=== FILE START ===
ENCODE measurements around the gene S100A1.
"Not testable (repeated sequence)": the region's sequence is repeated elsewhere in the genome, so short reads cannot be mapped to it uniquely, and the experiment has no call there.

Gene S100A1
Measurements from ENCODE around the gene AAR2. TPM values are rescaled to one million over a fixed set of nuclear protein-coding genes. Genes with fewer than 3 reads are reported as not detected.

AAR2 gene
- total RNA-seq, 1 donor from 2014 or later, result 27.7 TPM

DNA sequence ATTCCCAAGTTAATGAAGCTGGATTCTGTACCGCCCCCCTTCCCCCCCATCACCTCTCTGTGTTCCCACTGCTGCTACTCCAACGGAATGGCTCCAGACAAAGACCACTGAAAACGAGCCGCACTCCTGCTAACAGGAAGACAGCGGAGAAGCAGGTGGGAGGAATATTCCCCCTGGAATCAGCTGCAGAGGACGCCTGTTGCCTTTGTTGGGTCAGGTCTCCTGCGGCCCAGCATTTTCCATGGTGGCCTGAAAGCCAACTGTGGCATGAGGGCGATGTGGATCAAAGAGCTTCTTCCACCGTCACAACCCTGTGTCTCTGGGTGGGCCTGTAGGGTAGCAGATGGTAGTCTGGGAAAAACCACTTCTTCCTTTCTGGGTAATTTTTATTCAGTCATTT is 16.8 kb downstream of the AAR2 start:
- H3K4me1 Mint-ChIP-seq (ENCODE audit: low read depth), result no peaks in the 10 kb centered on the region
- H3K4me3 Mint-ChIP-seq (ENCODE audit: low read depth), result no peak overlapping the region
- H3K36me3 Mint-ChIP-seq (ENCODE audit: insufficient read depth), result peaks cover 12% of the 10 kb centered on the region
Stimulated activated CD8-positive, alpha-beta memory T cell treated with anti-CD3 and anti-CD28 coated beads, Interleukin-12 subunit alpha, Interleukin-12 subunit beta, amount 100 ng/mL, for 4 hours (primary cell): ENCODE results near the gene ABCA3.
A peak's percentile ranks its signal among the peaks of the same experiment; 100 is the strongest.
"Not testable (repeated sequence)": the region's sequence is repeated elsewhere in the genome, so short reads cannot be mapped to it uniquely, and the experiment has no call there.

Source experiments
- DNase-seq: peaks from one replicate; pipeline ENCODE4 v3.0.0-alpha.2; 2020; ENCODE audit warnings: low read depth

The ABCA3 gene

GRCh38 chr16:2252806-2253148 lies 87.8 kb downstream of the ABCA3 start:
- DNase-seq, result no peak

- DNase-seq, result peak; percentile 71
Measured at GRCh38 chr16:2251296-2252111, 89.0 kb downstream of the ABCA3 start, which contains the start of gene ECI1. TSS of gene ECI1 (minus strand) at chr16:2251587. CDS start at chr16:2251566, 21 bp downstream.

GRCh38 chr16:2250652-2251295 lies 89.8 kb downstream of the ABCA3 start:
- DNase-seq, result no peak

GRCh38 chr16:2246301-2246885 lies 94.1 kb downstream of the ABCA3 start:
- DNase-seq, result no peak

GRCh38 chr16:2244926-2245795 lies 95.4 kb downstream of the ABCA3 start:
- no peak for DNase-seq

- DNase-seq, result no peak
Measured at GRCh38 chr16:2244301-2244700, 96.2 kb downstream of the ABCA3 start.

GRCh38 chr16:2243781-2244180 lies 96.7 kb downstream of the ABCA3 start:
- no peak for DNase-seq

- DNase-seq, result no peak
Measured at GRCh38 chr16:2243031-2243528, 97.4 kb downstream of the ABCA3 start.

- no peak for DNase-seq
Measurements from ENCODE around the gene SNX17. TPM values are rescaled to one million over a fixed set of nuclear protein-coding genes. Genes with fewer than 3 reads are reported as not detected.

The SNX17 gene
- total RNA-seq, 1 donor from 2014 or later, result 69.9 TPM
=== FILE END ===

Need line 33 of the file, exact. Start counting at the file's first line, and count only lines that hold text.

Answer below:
- no peak for DNase-seq